3. Avoid Vegetable Oils and Products Containing Them- These oils mess up the balance of protective Omega-3 fatty acids and potentially dangerous Omega-6 fatty acids in the body. They also contribute to inflammation and arterial damage. There is no reason that you need to consume these oils at any point… ever!
  4. Eat Lots of Saturated Fats and Other Healthy Fats- As studies have yet to link saturated fat intake with heart disease, and in fact, many prove the opposite, getting enough saturated fat from sources like animal fats, coconut oil, raw organic dairy, etc is essential to give the body all the building blocks it needs for proper cell and hormone function.
  5. Optimize Vitamin D and Fat Soluble Vitamins- Fat soluble vitamins in proper amounts in the body have a protective effect on tissues and organs (including the heart). If you’ve been on a law-fat diet or used sunscreen all your life, you could be seriously deficient in vitamin D, so consider getting your blood levels tested.
  6. Get Enough Omega-3s- These help balance out the Omega-6 to Omega-3 ratio in the body and prevent inflammation. Omega-3s also can thin the blood and keep it from clotting too regularly, a risk factor in heart disease. Having a proper Omega-3 balance also helps keep triglyceride levels in check.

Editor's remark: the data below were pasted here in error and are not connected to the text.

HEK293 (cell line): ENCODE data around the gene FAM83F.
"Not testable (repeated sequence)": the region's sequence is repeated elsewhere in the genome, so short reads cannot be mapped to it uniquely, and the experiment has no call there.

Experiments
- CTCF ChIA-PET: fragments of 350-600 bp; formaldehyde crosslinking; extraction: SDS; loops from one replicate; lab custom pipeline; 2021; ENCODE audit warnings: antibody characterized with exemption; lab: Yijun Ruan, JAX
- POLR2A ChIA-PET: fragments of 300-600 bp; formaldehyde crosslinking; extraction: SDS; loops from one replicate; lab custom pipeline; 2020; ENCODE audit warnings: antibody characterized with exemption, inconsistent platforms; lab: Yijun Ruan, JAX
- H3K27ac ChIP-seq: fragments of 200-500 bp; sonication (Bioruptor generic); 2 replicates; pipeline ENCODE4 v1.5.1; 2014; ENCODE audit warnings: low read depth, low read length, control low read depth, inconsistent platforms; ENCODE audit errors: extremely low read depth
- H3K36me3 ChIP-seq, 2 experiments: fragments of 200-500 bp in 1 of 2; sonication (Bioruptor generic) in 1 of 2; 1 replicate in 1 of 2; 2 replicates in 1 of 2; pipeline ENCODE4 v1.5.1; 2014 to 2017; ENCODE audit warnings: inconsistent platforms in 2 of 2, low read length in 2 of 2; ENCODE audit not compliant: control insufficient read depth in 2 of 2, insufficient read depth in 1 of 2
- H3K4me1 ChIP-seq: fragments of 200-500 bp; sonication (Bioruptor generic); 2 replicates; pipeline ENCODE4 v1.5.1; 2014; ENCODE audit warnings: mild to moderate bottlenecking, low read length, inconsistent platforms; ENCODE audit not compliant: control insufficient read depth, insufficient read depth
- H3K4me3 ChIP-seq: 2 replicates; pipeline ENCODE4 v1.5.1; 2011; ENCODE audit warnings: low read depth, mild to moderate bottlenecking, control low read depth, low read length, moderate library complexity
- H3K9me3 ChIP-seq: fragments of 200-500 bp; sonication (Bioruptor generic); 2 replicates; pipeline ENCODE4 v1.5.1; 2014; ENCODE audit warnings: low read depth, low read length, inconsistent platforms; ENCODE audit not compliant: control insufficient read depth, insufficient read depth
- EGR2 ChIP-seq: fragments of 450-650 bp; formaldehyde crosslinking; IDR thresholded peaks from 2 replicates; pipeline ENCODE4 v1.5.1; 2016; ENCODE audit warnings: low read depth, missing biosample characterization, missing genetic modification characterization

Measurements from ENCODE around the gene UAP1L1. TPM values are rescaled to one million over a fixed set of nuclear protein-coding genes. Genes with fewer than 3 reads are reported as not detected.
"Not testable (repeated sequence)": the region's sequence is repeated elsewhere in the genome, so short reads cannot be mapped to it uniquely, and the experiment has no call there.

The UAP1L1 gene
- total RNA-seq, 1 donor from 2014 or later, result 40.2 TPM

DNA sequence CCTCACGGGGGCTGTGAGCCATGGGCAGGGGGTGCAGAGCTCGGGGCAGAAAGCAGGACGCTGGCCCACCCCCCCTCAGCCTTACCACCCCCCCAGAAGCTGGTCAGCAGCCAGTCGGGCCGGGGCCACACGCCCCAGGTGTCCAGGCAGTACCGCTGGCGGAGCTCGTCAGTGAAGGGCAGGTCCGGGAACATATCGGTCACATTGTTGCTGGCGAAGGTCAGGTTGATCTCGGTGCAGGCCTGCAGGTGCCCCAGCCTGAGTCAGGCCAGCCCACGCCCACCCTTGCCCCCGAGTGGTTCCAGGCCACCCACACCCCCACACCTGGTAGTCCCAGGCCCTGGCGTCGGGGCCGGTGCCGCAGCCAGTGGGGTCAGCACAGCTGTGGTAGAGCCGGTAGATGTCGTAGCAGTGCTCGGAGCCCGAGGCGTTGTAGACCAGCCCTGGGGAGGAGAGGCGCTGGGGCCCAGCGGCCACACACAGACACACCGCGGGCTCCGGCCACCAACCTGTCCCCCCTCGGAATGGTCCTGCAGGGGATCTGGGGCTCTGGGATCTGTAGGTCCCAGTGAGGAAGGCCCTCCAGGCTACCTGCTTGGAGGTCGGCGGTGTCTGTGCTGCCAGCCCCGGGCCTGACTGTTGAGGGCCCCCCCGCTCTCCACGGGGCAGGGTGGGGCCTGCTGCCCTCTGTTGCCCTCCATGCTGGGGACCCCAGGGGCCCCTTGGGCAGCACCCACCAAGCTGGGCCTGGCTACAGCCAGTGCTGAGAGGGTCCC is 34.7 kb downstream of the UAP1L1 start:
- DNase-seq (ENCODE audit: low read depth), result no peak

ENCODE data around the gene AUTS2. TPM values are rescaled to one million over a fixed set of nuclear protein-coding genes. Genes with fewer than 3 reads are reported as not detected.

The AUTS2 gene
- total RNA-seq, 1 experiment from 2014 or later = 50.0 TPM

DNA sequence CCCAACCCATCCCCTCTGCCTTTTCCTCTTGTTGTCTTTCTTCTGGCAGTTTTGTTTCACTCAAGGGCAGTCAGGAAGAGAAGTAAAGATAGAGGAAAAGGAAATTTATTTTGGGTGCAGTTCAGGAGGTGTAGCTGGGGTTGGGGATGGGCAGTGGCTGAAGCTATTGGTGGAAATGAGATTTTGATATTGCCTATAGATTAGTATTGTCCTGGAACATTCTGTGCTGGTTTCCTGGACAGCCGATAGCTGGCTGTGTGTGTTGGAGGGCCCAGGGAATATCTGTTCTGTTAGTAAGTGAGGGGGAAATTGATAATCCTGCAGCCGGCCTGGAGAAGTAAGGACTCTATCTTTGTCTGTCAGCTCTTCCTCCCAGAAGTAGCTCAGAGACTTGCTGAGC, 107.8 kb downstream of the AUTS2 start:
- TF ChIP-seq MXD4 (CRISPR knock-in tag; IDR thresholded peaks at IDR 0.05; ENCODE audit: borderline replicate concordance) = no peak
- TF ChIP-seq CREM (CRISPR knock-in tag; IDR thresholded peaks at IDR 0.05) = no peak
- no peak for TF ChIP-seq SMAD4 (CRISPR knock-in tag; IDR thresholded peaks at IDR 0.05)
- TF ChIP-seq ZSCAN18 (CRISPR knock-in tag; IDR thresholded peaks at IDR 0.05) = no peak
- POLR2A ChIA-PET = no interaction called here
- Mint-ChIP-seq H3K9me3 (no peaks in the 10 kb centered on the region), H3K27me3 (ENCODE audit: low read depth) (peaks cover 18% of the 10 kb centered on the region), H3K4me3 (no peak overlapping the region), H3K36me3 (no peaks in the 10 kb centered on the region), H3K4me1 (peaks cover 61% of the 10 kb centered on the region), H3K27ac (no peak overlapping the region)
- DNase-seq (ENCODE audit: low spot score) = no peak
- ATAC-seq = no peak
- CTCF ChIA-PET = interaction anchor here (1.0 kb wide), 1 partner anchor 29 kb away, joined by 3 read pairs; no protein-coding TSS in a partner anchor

7. Exercise- You’ve heard this one before, yet most of us don’t get enough exercise in. Exercise helps strengthen the heart and tone muscles. It increases circulation and reduces stress hormones- all good things to help reduce your risk of heart disease.
  8. Reduce Stress and Get Enough Sleep- High stress levels and lack of sleep can both increase inflammation and stress hormones in the body. Both are also linked to higher levels of many diseases, including heart disease, and increased overall mortality.

Your turn. How much cholesterol are you eating?

Reader Comments

  1. Kathy fletcher says

    My mantra is “Dietary fat does not make you fat!”  People get sick of hearing me say it, but this article says everything I believe. Margarine will kill you, pasta will make you fat, and an avocado everyday will make you healthy, happy, and full!

  2. Susan says

    “FatHead” also has a very interesting blog – recently he posted regarding a link between low-fat, high-carb diets and the development of Alzheimer’s disease, which like heart disease has also increased exponentially since the introductions of processed fats and carbs.

  3. Lever says

    This was really interesting to read. I’ve been really confused about how people are coming to the conclusion that eating high amounts of fat can be good for their heart, but because I consider myself a scientist, I like to look at the evidence of an argument before discounting it. Even if it goes against what I consider very established evidence, its worth looking at and considering if its supported.